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Substitute teaching helps doctoral student find his calling

Alfred Vann poses for a picture on the steps of his home.

After completing his undergraduate degree in urban planning, Alfred Vann II fully intended to go to law school and pursue a career as an attorney. Working part time as a substitute teacher in the Richmond and St. Louis public school systems, however, changed all that. His experience in the classroom showed him that “true impact is made on the front end, in education.”

“If we can’t strengthen the foundation of how we’re approaching students’ education, they’ll never have the resources to transition from their current situation to a place where they are stable and independent,” Vann said.

As a result, Vann’s career path steered him toward the VCU School of Education, where he is currently an Ed.D. student in the Department of Educational Leadership.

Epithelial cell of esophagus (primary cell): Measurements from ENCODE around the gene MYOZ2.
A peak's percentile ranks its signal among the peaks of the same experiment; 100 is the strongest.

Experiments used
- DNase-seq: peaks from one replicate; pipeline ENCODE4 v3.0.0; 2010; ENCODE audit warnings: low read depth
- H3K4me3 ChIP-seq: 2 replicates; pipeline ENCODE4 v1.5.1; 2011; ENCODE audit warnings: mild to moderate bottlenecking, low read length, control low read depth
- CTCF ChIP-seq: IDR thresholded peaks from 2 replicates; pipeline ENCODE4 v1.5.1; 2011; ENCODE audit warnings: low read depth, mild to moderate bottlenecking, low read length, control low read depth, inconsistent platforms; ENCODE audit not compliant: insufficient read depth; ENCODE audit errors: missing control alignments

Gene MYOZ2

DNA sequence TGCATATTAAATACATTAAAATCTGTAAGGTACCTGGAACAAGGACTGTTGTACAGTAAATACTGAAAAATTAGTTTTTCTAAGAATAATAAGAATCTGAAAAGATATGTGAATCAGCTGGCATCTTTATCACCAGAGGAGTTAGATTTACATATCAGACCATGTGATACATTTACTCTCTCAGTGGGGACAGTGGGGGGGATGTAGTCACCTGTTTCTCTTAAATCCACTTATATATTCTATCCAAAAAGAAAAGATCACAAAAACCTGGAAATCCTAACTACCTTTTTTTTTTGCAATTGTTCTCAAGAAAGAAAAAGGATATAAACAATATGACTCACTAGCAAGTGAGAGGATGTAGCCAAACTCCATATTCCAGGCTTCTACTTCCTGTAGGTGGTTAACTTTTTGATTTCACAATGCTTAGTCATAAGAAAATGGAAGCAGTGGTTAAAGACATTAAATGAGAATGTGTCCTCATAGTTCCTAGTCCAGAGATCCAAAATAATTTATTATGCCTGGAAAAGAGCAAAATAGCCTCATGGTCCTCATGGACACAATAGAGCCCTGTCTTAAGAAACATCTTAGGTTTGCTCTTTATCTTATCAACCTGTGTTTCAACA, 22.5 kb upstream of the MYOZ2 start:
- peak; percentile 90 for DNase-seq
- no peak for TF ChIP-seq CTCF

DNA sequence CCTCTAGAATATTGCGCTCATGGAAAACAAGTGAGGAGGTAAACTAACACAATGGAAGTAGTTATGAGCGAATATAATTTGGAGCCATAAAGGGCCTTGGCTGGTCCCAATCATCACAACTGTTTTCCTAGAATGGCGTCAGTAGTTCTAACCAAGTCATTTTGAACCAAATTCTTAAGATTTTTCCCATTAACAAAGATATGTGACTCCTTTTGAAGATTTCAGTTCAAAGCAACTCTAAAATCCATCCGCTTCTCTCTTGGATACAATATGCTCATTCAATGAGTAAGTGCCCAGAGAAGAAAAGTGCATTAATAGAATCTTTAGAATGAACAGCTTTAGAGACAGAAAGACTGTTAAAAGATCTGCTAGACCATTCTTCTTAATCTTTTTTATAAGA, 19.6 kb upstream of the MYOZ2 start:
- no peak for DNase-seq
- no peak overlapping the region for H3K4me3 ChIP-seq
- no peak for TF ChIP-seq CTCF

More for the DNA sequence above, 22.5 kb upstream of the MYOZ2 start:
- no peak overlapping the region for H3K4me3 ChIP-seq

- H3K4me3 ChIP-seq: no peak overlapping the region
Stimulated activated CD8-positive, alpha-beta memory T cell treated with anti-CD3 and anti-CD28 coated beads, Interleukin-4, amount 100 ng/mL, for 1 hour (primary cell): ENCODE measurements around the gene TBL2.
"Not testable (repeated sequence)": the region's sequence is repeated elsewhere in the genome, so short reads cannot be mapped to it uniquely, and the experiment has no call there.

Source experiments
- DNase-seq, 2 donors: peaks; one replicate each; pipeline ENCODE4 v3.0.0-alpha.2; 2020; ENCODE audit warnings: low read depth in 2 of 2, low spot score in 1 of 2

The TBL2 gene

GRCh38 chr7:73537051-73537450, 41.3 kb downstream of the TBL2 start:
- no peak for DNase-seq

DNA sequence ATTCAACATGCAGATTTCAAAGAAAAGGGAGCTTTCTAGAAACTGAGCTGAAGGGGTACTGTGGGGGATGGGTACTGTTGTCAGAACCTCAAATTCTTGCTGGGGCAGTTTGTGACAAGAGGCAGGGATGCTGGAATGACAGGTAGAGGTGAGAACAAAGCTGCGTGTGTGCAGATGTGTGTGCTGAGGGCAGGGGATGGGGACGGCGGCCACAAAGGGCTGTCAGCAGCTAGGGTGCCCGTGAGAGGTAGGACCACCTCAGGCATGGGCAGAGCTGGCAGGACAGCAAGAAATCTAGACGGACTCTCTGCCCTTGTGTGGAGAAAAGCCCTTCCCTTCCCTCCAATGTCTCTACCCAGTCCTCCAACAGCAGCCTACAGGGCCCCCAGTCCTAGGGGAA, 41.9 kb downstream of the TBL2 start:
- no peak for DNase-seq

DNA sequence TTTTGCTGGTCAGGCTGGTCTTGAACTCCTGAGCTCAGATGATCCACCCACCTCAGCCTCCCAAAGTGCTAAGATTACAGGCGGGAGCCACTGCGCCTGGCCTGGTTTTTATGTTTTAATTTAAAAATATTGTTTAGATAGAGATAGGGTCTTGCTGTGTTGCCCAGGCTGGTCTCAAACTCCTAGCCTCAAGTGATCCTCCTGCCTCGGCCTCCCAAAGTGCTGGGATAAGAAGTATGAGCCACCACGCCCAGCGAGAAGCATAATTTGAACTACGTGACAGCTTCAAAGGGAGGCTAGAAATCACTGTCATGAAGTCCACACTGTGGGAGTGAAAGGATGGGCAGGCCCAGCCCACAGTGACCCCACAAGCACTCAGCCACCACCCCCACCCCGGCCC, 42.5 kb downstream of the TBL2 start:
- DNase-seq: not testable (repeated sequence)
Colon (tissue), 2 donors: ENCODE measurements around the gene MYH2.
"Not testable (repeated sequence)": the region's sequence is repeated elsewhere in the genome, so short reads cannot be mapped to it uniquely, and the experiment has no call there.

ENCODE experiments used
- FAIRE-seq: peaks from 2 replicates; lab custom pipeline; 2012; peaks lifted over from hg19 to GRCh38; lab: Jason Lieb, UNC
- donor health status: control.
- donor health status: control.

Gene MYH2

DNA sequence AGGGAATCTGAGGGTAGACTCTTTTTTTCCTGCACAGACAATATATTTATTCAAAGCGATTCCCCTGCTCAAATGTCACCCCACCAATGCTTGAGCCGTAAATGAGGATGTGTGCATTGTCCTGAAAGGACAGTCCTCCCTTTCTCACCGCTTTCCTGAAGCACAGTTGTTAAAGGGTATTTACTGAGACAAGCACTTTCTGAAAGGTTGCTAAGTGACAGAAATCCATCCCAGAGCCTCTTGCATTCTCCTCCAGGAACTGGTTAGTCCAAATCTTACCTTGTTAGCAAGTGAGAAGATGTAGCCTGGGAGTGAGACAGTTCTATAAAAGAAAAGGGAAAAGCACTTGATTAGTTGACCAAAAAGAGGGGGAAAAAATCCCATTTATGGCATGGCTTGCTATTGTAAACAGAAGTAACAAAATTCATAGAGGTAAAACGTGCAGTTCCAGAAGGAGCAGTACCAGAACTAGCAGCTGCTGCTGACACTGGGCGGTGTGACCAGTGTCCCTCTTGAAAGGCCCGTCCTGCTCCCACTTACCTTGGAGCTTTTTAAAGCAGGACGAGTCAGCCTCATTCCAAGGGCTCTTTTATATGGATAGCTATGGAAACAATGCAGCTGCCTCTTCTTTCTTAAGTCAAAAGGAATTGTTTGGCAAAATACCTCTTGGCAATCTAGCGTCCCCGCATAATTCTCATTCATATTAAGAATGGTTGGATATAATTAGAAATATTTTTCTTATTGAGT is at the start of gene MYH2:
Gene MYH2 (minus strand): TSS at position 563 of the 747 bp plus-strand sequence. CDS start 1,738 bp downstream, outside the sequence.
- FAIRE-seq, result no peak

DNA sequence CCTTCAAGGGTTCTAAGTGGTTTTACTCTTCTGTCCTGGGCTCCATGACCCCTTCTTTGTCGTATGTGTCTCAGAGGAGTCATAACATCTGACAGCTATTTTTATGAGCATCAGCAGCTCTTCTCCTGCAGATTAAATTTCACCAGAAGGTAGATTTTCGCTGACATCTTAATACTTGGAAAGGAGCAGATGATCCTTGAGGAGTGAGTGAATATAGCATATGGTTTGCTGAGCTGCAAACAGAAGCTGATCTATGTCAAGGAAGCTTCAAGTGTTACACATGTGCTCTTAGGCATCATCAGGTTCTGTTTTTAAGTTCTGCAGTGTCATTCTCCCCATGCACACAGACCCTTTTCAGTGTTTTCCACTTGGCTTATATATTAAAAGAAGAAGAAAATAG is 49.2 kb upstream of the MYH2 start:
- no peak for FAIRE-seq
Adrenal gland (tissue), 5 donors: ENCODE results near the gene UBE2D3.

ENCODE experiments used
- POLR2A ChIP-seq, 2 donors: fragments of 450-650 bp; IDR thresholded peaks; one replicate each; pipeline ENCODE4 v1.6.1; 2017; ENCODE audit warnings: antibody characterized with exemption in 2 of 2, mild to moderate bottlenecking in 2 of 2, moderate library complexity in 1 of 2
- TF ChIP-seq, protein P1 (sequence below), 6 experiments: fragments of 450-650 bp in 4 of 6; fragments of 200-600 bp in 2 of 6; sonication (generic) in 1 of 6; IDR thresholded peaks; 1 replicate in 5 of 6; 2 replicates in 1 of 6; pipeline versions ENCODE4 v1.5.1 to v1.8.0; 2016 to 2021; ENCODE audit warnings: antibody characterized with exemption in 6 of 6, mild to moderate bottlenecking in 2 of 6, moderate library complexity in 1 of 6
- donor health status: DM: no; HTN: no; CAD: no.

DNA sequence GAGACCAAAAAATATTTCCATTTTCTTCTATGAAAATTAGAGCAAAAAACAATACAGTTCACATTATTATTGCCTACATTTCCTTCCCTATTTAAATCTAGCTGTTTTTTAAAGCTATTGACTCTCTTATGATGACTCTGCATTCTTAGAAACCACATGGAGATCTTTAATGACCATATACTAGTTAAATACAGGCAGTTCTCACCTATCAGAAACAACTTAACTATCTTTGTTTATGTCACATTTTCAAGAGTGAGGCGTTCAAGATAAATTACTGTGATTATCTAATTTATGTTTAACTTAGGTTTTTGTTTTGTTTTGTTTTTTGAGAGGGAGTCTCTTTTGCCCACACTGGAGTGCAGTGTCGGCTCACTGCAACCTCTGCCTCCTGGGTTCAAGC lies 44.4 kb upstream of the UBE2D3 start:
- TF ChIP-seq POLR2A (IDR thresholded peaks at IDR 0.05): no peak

“I feel like I fit at the VCU School of Education,” Vann said. “Here, I have the opportunity to hone my skills, improve my own capacity to be an effective leader and to make a difference through my work in the community.”

In addition to his coursework, Vann also works as a senior social worker for Richmond Public Schools. Recently, his determination and hard work earned him the Mary Ann Wright Scholarship. Seeing a need for more efficient education models in the state, Vann hopes to do consulting work or become a university administrator after graduation.

In particular, Vann sees young boys in urban communities as an underserved population, an issue he’d like to help address.

“All these boys have a story to tell and nobody really takes the time to listen,” Vann said. “Part of moving forward is helping them navigate their own circumstance and shape their personal story so they can have some authority and governance over their future.”